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The (W)rap Up - Week of July 20, 2010
Posted by Emanuel Wallace at Tuesday, July 27th, 2010 at 12:00AM :: Email this article :: Print this article

M.I.A. -
M.I.A. :: Maya

Author: Jesal 'Jay Soul' Padania

Click here to find out more!

"I have a theory about M.I.A.'s new album. This was supposed to be her version of "OK Computer" - or at least, that is what it started out as. She sat there heavily pregnant, so the story goes, unable/unwilling to do anything but sit on the Internet and explore. Naturally, she stumbled upon a whole bunch of weird shit on the web. Then she had the baby, begat to the heir of a billion dollar fortune, and probably thought about what an extreme world this child was being born into. The Internet has in a very short space of time taken over aspects of our lives completely and relentlessly - much in the way that Radiohead's masterpiece predicted. Yet, whilst their album used robotic voices, industrial sounds and digital effects too, they were all there in order to isolate a real voice, to humanise the plight of man against his own invention. Thus, part of the problem with this LP is that she runs away from commitment - to the music, the concept or the challenge of connecting with a wider audience. Either that, or she simply doesn't know how to carry the concept out. But eventually, listening to "Maya" unearths other redeeming qualities – we’re just not so used to hearing them from M.I.A. "

Capleton :: I-Ternal Fire :: VP Records
as reviewed by Steve 'Flash' Juon

"A long time ago during my college days I got my first exposure to Capleton through a remix of his hit single "Wings of the Morning" featuring Method Man. Given my near hero-worship of the Wu-Tang at the time, my love of the song had much more to do with Meth's rap than Capleton's crooning, though the catchy "there is no escape from King Selassie I" hook has stuck with me to present day. As such it was a pleasant surprise when Capleton's "I-Ternal Fire" landed on my desk, a long overdue chance to get reacquainted with what the soulful Jamaican superstar had been up to in the last decade plus. Doing my research before this review I found the artist born Clifton George Bailey III hasn't been without controversy in the intervening years, having had at least two concert tours canceled due to protests over his music's perceived homophobia."

Cola-Zone :: Immortality Skeems :: Catacomb Productions
as reviewed by Matt Jost

"Cola-Zone is an MC/producer in his mid-twenties hailing from Fort Wayne, IN. Like all creators he would like to leave something behind that lasts, hatching "Immortality Skeems," an album that's been a few years in the making. Produced by Cola-Zone und Tomar 'HQ' Tyler with additional instrumentation (guitar, keys) from Rob Robinson, the release exemplifies the maverick spirit of local independent artists. On a larger scale, Zone was able to represent on the recent "Midwest Block Starz" compilation, his song "Optimus Grind" being one of the more creative contributions. The album confirms the first impression."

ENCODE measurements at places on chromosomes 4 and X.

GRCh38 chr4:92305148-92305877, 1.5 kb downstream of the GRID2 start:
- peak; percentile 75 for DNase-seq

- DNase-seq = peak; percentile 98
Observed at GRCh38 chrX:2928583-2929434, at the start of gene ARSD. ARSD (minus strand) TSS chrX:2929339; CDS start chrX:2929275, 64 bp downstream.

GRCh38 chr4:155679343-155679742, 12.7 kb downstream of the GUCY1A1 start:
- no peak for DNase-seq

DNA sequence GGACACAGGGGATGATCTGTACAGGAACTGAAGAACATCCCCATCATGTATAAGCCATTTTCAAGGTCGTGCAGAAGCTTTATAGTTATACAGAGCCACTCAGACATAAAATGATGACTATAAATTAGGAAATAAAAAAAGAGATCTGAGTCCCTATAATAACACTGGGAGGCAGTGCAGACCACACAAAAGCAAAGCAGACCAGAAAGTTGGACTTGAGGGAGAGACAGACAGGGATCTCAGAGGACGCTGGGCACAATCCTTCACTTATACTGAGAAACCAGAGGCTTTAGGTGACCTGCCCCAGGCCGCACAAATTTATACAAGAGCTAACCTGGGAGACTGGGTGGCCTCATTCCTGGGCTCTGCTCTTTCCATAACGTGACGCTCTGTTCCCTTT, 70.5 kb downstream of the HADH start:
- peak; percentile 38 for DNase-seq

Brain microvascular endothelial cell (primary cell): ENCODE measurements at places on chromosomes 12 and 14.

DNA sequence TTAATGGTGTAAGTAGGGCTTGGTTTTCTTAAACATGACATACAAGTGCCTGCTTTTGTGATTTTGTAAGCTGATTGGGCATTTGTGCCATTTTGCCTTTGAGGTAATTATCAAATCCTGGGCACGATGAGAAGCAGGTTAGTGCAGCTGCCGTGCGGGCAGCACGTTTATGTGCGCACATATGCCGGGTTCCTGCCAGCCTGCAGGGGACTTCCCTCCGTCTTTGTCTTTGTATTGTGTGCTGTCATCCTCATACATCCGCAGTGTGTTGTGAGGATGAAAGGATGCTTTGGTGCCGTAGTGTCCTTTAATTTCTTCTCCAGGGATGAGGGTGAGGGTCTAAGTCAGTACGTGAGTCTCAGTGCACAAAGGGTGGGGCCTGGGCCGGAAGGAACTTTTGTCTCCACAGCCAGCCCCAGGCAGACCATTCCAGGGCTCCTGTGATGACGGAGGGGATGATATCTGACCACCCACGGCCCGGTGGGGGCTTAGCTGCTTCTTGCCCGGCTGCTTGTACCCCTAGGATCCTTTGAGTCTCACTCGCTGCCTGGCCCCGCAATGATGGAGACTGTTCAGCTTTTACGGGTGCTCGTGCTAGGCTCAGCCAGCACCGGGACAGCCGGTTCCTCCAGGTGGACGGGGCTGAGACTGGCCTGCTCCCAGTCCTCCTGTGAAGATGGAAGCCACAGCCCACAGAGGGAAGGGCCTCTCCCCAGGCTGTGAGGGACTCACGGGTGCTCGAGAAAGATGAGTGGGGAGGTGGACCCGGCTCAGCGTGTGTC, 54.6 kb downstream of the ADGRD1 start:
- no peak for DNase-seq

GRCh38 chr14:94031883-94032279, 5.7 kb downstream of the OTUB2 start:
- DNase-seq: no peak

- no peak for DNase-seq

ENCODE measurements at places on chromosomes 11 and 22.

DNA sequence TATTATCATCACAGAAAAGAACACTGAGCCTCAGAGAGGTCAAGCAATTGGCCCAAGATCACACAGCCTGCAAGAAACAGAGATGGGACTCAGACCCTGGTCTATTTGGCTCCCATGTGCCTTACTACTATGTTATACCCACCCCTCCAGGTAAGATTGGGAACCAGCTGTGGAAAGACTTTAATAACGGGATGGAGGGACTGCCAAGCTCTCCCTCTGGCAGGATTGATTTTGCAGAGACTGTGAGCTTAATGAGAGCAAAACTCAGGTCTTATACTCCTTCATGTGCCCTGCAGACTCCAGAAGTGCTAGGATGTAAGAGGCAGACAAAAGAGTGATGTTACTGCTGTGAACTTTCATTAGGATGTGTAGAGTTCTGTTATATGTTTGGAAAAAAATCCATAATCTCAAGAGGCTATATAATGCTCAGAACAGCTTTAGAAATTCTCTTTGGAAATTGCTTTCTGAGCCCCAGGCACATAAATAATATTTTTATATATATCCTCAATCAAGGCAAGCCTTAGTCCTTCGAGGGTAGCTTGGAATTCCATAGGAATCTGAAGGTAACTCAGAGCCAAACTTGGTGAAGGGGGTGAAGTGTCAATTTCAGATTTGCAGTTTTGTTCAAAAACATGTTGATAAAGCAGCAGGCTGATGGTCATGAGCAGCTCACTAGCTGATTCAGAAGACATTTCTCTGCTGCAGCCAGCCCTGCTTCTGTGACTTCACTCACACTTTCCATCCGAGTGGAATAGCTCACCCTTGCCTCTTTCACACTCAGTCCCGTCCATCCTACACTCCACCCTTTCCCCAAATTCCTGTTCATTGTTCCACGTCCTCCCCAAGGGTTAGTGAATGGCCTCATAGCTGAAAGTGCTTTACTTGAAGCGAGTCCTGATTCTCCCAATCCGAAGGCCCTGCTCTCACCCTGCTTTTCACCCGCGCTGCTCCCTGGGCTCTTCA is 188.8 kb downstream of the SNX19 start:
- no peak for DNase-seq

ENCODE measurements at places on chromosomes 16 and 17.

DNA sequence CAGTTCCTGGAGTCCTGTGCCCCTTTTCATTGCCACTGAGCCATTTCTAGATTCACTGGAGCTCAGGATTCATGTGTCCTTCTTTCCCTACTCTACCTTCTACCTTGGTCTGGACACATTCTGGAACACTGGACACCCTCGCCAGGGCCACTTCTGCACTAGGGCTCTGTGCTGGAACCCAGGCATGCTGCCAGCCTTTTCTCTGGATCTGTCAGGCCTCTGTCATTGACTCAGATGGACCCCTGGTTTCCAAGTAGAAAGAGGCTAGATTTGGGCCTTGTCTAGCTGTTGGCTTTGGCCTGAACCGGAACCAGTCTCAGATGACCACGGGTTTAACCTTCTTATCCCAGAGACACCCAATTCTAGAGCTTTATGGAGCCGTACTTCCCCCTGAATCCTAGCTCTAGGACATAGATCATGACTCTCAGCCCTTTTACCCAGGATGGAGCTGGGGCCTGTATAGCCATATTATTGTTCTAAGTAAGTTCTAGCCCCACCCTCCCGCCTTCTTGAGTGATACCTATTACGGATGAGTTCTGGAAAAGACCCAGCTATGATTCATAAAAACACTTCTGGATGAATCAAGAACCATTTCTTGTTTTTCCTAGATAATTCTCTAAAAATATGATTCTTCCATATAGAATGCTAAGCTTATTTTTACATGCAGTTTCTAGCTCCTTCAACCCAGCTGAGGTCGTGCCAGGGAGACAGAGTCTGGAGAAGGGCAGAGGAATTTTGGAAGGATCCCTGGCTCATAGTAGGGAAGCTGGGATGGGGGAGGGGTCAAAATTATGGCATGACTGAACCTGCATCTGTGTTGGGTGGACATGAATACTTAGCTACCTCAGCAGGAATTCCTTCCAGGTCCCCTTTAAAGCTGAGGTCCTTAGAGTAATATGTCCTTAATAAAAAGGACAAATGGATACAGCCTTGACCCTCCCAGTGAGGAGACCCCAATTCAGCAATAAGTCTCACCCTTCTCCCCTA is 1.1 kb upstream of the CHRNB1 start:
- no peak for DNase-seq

El-P :: Weareallgoingtoburninhellmegamixxx3 :: Gold Dust/Definitive Jux
as reviewed by Steve 'Flash' Juon

"Don't kick yourself if you're wondering how you missed Volume One and Volume Two. El-Producto released previous volumes spuriously just to compile creative output that didn't fit into albums he had done for himself or others. The third edition is much more cohesively planned, which is why it's getting a proper in store release, conceived as the stopping point between "I'll Sleep When You're Dead" and the long expected/anticipated sequel. El-P describes this third mix as "mini-movements that have a real beginning, middle and end" as opposed to just random instrumentals. A proper review will put that to the test. "

Johnny Richter :: Laughing :: Suburban Noize Records
as reviewed by Steve 'Flash' Juon

"The piano driven "Evolution" shows where Richter is at now and where he's headed on his solo album "Laughing." While he proudly professes to be "a member of the biggest underground weed band" he's also looking to branch out on his own as a soloist and try different things. Of course even while he's on his own trip sans the KK crew, there's still going to be at least one or more references to pot in every song, because some things never change and never should. Other than Cypress Hill the Kings may be hip-hop's biggest advocates of Proposition 19, which means many of the "underground" things they've done wouldn't have to be underground any more. By that time Richter may already be far overground, trading heavy beats and crunchy rock for smooth tunes like "Remember That Summer.""

Krayzie Bone :: The Fixtape Volume 3: Lyrical Paraphernalia :: RBC Records
as reviewed by Steve 'Flash' Juon